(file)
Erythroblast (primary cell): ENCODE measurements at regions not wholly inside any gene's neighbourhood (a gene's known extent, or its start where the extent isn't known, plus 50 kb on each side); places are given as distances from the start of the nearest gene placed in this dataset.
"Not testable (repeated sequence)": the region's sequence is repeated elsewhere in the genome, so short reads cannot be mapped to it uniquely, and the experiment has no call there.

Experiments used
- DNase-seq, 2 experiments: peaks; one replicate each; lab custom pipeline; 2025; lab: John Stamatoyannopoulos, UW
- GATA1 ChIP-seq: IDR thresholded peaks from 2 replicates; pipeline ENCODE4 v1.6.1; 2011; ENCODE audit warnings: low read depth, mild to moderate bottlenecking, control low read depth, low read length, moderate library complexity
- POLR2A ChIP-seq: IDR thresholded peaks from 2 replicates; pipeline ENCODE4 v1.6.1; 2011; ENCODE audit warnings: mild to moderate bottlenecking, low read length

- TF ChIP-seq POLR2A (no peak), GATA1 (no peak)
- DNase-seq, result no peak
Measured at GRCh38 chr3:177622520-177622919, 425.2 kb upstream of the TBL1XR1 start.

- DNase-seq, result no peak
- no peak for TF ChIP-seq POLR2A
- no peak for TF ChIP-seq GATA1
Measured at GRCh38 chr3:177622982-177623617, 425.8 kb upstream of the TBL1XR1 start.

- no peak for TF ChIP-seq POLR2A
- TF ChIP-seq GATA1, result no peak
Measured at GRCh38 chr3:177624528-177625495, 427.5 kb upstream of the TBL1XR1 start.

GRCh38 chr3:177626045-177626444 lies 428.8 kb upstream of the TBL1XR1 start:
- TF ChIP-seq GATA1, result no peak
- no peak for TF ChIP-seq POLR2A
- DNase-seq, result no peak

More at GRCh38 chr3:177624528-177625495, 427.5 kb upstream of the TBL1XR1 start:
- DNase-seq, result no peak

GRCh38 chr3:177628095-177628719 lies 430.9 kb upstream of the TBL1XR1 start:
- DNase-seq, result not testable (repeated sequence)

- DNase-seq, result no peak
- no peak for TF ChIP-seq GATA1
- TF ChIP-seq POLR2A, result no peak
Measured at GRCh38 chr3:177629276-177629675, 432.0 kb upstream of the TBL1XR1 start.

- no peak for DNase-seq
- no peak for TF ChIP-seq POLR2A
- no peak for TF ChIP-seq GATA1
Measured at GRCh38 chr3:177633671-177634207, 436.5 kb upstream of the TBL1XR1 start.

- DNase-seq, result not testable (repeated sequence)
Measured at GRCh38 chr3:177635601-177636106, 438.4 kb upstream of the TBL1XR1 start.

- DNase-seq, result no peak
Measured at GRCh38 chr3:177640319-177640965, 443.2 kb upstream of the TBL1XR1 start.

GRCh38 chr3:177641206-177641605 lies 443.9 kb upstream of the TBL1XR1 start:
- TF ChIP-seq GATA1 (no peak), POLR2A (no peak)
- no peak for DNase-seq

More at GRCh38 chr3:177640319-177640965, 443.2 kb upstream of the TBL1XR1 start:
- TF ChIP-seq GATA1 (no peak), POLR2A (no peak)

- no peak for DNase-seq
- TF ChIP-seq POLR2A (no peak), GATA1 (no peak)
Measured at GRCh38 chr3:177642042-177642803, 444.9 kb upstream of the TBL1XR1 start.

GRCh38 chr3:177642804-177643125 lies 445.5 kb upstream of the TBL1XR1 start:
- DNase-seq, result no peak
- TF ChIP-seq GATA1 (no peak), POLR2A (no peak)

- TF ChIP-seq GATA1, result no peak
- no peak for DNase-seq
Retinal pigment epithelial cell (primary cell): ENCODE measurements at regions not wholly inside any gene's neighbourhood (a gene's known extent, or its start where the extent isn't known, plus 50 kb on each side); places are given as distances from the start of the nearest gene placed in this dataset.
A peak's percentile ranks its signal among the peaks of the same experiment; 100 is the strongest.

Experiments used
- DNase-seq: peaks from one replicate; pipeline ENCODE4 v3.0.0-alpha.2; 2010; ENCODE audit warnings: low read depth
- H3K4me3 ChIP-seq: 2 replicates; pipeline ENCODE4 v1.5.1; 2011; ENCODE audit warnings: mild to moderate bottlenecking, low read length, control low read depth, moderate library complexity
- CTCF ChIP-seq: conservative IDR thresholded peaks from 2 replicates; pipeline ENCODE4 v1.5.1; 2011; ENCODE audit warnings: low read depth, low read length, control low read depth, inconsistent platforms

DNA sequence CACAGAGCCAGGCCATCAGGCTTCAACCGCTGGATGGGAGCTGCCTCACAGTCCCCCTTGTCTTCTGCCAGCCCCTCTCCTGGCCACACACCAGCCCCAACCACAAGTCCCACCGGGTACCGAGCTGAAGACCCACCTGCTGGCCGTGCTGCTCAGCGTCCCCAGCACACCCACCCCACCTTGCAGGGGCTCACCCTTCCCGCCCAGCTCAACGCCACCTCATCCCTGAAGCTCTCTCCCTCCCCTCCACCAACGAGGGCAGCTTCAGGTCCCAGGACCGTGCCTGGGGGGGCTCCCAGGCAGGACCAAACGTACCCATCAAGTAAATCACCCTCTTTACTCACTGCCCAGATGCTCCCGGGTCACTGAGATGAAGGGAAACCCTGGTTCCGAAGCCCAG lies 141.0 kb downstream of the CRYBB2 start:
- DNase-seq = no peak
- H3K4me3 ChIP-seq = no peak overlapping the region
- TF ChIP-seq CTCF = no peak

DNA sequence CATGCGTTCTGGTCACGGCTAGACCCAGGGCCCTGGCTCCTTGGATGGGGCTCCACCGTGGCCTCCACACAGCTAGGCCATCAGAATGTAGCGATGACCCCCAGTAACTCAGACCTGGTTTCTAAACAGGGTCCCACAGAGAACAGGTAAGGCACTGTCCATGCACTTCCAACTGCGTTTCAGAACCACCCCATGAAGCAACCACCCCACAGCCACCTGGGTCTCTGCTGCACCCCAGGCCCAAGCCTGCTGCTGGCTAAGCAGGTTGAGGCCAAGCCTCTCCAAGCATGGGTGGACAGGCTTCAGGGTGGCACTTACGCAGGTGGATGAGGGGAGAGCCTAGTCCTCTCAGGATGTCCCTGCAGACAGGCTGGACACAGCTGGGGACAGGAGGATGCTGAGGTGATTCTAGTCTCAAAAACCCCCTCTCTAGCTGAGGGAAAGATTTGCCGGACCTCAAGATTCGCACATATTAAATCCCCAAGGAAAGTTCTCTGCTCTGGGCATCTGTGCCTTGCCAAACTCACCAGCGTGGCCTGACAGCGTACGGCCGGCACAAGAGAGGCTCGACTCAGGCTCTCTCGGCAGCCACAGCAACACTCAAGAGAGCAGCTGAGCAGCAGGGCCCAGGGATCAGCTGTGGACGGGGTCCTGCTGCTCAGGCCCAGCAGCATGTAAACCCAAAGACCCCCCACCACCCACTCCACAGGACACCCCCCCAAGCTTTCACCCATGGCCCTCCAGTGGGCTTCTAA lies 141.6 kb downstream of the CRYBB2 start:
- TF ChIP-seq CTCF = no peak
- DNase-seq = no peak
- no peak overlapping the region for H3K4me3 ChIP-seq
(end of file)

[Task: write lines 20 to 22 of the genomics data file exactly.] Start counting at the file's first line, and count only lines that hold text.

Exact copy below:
- DNase-seq, result no peak

More at GRCh38 chr3:177624528-177625495, 427.5 kb upstream of the TBL1XR1 start:
- DNase-seq, result no peak